The researchers also discovered the precise distribution of fatty tissue in the fish’s body, including the amount in its fatty bladder, as the coelacanth does not have a regular gas bladder like modern fish. The figures show that the fat content correlates with the depths at which the fish live, where the fat allows the fish to have neutral buoyancy and expend virtually no energy to stay hundreds of meters deep.

Five years pregnant and young live births

A special feature of the coelacanth is that the females gestate for five years before giving birth to live young. One of the great mysteries of the coelacanth among researchers is: Where does the coelacanth give birth? Danish researchers hope to shed light on this question soon.

“We still have no idea where their fry are born. By analyzing the distribution of bone and fat in a fetus, we can probably tell how deep the fry are adapted to live. This knowledge is also important. for the preservation of this critically endangered species. because when we don’t know where they are, we can’t know where to protect them. And there is cause for concern. Coelacanths have a reproductive rate incredibly slow, which makes them even more vulnerable,” says Henrik Lauridsen.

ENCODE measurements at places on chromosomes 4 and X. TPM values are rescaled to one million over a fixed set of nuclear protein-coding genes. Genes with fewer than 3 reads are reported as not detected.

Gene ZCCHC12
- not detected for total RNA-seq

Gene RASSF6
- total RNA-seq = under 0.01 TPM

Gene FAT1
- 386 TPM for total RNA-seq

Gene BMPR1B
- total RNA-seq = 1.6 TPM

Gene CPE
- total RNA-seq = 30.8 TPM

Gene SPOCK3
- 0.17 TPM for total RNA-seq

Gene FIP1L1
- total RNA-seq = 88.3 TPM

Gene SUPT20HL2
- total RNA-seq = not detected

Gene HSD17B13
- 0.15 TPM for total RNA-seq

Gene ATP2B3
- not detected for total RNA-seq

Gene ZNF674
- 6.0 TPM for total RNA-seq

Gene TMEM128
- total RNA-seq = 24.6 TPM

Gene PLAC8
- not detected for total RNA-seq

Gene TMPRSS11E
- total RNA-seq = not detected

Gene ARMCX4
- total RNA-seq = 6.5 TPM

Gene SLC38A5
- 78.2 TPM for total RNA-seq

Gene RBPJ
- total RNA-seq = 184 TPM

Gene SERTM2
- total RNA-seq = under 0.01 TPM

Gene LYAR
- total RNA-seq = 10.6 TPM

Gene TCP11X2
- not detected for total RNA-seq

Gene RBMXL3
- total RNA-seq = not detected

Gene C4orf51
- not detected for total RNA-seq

The researchers point out that their models can be applied to all other aquatic organisms and used to determine, among other things, whether the organisms are adapted to the ocean depths in which they live. This is relevant knowledge at a time when climate change could lead to altered ocean currents and therefore impact marine life.

“Instead of going out and catching new coelacanths, which are both rare and protected, modern scanning techniques have allowed us to perform exciting new analyses, despite the animal having been immersed in alcohol for decades. Having museum collections of rare animals is like entering the best thrift store in the world, with the craziest range of recycled items that can no longer be found new,” concludes Peter Rask Moller.


  • The Danish coelacanth specimen — specimen no. 23 — was captured in the Comoros archipelago in the Indian Ocean in 1960. At the time, the Comoros was a French colony.
  • Danish oceanographer Anton Bruun, leader of the Galathea-2 expedition among others, persuaded France to donate the specimen to the Zoological Museum in 1962.
  • The donation came with strict requirements that the specimen was only to be used as an exhibit and could not be subjected to dissection under any circumstances.
  • While this requirement was unofficially lifted in 1975 when the Comoros gained independence from France, Copenhagen opted to honor the original agreement. Therefore, specimen 23 was kept intact.
  • Over the years, the specimen has been exhibited in the Zoological Museum and the Old Aquarium in Denmark.


  • There are two living species of coelacanth – Latimeria chalumnae, which lives off the coast of East Africa, and Latimeria menadoensis, which lives off Indonesia.
  • The oldest known coelacanth fossils date back more than 410 million years.
  • Just over 300 living coelacanth specimens have been captured worldwide.
  • Coelacanths are pregnant for five years and are born young.
  • The coelacanth can measure up to 2 meters in length and weigh up to 100 kilograms.
  • The IUCN has listed the East African coelacanth as critically endangered and the Indonesian species as vulnerable.